Commentary Magazine

Chosen by God by Joshua Hammer

Chosen by God: A Brother’s Journey
by Joshua Hammer
Hyperion. 241 pp. $22.95

In the 1992 movie A Stranger Among Us, the heroine, a police detective played by Melanie Griffith, becomes entranced by the spiritual beauty of the hasidic community in whose midst she finds herself: not only does she solve a murder mystery, she even learns a thing or two about friendship and true intimacy. Things are quite otherwise, however, in A Price Above Rubies (1998), where the character played by René Zellweger has to dodge an obstacle course of cruel, lecherous Hasidim who finally take her baby away from her when she neglects to light Sabbath candles.

As attitudes toward religion go in the world of the movies and popular culture, A Stranger Among Us would seem to be the exception, A Price Above Rubies closer to the rule—at least as far as Orthodox Judaism is concerned. Readers of the New York Times, for example, must have become inured by now to that paper’s routine depictions of Orthodox Jews as a particularly benighted segment of humanity, especially when it comes to the treatment of women. In this connection, the paper’s prejudices could only have been confirmed by the recent arrival here of a new Israeli film called Kadosh, which opened to almost unanimously gushing reviews.

Set in the right-wing Orthodox neighborhood of Jerusalem known as Mea Shearim, Kadosh explores the allegedly brutalized condition of women in traditional Jewish communities. One of the movie’s male protagonists, when he is not bleating out millenarian nonsense from his car, keeps busy by forcing himself on his new bride and beating her when he suspects her of infidelity. Another refuses to make love to his wife of ten years because they are childless and the Talmud, supposedly, considers a barren woman to be “dead.”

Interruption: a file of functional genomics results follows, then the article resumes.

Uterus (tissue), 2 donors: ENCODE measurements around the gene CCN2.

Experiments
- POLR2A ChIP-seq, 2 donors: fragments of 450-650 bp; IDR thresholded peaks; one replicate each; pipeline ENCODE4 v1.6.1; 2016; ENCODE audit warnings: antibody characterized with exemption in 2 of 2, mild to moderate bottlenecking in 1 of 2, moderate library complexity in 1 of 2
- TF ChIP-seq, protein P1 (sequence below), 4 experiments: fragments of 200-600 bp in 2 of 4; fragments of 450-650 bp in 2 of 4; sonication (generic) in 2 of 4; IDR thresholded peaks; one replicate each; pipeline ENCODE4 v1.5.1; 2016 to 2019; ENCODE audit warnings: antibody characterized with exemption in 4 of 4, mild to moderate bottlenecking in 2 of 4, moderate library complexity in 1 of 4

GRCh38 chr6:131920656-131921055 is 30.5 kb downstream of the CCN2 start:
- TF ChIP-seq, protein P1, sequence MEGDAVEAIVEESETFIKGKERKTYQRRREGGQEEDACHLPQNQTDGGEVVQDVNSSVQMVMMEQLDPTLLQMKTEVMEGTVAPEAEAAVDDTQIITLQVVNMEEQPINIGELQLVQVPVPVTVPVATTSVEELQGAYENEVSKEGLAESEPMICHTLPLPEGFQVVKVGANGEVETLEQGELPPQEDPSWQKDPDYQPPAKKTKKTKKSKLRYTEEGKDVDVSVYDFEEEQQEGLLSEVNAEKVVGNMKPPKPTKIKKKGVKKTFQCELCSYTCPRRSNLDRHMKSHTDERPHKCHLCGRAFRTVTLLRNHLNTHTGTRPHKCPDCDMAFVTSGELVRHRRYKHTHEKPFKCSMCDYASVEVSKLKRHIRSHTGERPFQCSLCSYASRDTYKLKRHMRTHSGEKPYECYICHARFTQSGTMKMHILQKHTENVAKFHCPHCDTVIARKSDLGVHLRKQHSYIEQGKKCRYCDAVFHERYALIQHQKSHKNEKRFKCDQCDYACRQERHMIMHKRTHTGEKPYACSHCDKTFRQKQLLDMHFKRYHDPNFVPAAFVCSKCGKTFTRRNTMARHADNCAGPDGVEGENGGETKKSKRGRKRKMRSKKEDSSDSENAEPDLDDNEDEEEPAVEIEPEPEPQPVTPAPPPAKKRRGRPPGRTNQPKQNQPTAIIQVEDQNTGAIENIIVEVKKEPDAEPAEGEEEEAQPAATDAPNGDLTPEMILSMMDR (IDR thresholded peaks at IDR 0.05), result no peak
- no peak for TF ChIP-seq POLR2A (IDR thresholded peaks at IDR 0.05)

In short, this is a movie that says more about the ultrasecularist politics of its director—and his intended audience—than it does about the Orthodox Judaism that it grotesquely and quite ignorantly maligns. (The director, Amos Gitai, has characterized Kadosh as “my way of voting against the religious Right”; in an interview with the ever-obliging Times, he enlarged his target to include “the Jewish religion in general.”) And yet, perhaps because the actors speak Hebrew, it has been accepted as verisimilitude incarnate—if not, indeed, as a faithful documentary of the Orthodox way of life. The Times‘s Stephen Holden, for example, vouchsafed to his readers on the basis of this movie that Orthodox Jews have a “fear and loathing of sex” and that their women, who are viewed as “little more than baby-making machines,” are regularly required to undergo “primitive cleansing and fertility rituals.” Richard Corliss of Time has hailed Kadosh as “the best Israeli film ever,” and last spring it became the first Israeli movie in 25 years to be screened at the Cannes film festival.



And now there is this book by Joshua Hammer, the Berlin bureau chief of Newsweek. Its subject is the seemingly inexplicable transformation of the author’s younger brother, Tony, from a typical product of a 60’s-style secular upbringing into a “Torah Jew.” This development, Hammer writes, marked such a “total rejection of who our family was,” and so filled him with “rage and embarrassment,” as to cause a two-decade-long break between the two brothers. Only with the passage of time did he come to the curative conclusion that “by approaching [Tony] through the cold eyes of a journalist, . . . I could find a way to repair a rift and restore a semblance of completeness to my family.”

As this earnest declaration may suggest, Chosen by God is, emotionally, something of a mixed bag: on page after page, Hammer plays out the tension between his creditable if belated desire to understand and, as it were, reclaim Tony and his still-undigested revulsion at the path his brother has taken in life. The book’s organization reflects this emotional dividedness all too well, shuttling back and forth from past to present to past in almost random fashion.

Thus, from reading about the brothers’ childhood in New York we might next be treated to an account of Tony’s experiences in Israel in the early 80’s, only to be brought back to the spring of 1976 when the boys’ mother announces she is moving to Paris with her best friend June, then forward again to a visit the two brothers pay to a devout hasidic community outside Montreal where Joshua is thrust unceremoniously into a room smelling of “gefilte fish and unwashed bodies,” and so forth. If, at its best, this technique can create the impression of a mystery being uncovered layer by layer, sometimes it results in an awkward and confusing pastiche. (Matters are not helped by the numerous errors—of transcription and observation alike—that litter the text.)